Post-Doctoral Research Fellow
I went to medical school at the University of Queensland, then did my paediatric training at Sydney Children's Hospital. That is where I developed an interest in paediatric oncology, and went on to fellow training at the Kids Cancer Centre at SCH. I then pursued further training overseas, spending two years in the United States learning about Bone Marrow Transplantation, at the University of Minnesota and Memorial Sloan Kettering Cancer Centre.
What is your current role?
I am currently working as a research fellow in the Behavioural Science Unit, as study coordinator on a project looking at communication between clinicians and families at the time of cancer relapse. As new treatments in paediatric cancer are developed, early phase clinical trials need to be conducted to demonstrate safety and efficacy. We are studying how patients are enrolled on these trials, in an attempt to find the best way to communicate and engage with families, while ensuring their practical and emotional concerns are cared for at the same time.
What are the ‘best’ parts of your current role?
It is very interesting to view the interaction between clinicians and families from a third party point of view. It provides great perspective and insight into families’ perspectives that would otherwise be difficult to appreciate when working as their clinician. These insights have already influenced my own clinical practice.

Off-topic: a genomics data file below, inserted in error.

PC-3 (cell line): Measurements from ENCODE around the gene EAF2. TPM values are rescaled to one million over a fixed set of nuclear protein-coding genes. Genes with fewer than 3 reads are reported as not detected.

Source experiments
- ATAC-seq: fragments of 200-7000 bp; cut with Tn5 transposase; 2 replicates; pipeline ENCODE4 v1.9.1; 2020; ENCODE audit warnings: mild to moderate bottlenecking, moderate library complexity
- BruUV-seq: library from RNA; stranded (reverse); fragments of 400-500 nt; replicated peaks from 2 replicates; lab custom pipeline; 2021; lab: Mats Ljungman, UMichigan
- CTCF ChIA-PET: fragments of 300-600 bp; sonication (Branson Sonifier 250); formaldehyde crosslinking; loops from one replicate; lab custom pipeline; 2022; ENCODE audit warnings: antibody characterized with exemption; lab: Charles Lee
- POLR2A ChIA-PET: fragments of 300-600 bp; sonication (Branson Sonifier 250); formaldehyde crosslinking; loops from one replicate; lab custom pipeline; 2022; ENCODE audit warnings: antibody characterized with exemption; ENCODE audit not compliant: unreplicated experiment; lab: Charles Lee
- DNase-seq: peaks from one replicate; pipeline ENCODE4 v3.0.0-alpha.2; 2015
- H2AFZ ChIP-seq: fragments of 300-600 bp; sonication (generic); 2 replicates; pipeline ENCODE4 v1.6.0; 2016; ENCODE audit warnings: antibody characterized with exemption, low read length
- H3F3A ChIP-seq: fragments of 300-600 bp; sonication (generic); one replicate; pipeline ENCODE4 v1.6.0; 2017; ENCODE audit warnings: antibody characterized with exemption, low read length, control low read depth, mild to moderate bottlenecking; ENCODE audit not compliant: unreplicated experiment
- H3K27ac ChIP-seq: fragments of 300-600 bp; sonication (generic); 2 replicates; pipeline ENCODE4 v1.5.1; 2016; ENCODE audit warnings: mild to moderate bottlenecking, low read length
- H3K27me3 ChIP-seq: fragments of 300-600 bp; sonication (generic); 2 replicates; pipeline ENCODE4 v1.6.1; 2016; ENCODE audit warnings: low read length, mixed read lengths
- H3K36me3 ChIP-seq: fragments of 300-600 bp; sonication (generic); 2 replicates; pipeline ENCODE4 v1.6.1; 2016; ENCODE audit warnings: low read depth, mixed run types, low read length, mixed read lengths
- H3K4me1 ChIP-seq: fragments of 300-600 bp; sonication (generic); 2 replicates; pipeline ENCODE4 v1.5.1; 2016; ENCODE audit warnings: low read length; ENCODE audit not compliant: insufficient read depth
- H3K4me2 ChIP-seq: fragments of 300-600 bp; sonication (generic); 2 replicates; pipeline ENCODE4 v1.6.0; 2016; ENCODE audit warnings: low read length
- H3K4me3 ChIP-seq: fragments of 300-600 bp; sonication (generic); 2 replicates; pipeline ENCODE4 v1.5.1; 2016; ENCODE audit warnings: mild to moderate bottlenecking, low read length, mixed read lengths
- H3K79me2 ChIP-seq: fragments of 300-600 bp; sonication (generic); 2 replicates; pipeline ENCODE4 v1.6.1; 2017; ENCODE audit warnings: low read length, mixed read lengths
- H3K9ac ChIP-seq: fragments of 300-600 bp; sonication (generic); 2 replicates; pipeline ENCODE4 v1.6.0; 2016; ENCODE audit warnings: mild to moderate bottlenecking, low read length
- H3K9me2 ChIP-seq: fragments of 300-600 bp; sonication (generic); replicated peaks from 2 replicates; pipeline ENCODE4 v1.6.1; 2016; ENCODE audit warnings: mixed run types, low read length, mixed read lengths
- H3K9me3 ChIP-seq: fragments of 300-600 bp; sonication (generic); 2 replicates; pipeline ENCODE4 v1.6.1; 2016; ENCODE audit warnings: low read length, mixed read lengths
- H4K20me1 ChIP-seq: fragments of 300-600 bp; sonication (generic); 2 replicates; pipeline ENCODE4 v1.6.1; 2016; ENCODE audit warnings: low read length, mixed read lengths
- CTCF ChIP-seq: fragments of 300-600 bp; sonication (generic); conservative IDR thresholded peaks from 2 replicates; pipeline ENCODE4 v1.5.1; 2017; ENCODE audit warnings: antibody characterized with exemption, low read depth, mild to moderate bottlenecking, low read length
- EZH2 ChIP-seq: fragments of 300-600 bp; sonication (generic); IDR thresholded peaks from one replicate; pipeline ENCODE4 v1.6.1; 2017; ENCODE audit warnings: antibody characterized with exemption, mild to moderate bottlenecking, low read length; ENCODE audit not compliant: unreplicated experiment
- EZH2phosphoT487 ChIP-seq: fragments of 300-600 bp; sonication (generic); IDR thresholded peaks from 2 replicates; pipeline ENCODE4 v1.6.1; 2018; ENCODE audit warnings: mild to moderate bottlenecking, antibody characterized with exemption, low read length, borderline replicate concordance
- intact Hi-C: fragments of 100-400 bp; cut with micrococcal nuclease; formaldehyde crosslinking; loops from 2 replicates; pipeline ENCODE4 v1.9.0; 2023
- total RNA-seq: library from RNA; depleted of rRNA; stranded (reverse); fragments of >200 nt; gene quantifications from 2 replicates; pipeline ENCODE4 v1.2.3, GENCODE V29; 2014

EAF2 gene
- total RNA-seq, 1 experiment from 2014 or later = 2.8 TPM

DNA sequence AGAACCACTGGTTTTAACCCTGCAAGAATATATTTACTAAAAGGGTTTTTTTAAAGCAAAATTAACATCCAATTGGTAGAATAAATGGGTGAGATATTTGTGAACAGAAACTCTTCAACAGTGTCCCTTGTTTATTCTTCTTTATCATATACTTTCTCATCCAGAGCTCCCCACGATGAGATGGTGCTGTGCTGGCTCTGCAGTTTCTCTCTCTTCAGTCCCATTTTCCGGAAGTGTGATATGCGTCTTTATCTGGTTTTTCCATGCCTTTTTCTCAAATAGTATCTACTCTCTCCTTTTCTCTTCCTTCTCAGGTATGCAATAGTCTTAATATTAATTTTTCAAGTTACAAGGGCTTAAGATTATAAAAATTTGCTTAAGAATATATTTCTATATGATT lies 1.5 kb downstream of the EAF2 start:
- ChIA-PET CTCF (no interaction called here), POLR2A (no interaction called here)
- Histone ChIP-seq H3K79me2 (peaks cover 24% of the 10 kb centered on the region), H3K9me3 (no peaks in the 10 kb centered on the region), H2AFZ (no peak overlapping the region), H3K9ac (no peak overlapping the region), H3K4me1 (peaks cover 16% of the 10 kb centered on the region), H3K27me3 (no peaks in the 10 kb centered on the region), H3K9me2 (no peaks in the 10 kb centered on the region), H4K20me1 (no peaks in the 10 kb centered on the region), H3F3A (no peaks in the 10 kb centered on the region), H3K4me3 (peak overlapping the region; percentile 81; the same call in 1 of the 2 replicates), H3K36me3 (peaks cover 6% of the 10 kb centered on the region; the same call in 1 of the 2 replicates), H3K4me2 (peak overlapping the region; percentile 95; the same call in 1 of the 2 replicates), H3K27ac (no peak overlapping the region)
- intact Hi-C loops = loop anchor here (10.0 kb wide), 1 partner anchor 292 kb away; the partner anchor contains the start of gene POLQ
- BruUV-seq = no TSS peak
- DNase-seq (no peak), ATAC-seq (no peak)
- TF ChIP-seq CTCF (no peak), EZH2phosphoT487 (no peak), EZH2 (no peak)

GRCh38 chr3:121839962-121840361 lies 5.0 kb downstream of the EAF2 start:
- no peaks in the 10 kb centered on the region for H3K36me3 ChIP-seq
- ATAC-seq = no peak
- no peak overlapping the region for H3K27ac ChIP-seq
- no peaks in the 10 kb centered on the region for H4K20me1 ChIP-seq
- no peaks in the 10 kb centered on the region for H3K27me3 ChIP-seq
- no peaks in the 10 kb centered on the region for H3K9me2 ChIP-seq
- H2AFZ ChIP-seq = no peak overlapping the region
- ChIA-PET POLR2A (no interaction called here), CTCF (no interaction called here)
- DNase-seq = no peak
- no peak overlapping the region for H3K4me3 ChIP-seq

What are the most challenging parts of your current role?
Dealing with relapse in paediatric cancer is always challenging as it is a very difficult time for the families. Interacting with the family at this time requires great sensitivity and empathy, and it is important to ensure any research takes a back-seat to helping the family through this difficult time in their treatment.
Where do you see yourself in five years’ time?
I aim to be working as a specialist in paediatric oncology, doing both clinical work and conducting qualitative and quantitative research in a range of areas.
What advice would you have for someone wanting to follow a similar path in terms of their study/career?
The most important thing is to find your area of interest, and pursue it. Any career in paediatric oncology requires a lot of work, and you need to be passionate about the topic to ensure you are going to enjoy the work you do. I would also advise taking the opportunity to explore different work environments, both locally and overseas. The more exposure you get to different environments helps broaden the mind, and provides ideas that you might not otherwise think of if you always work in the same place.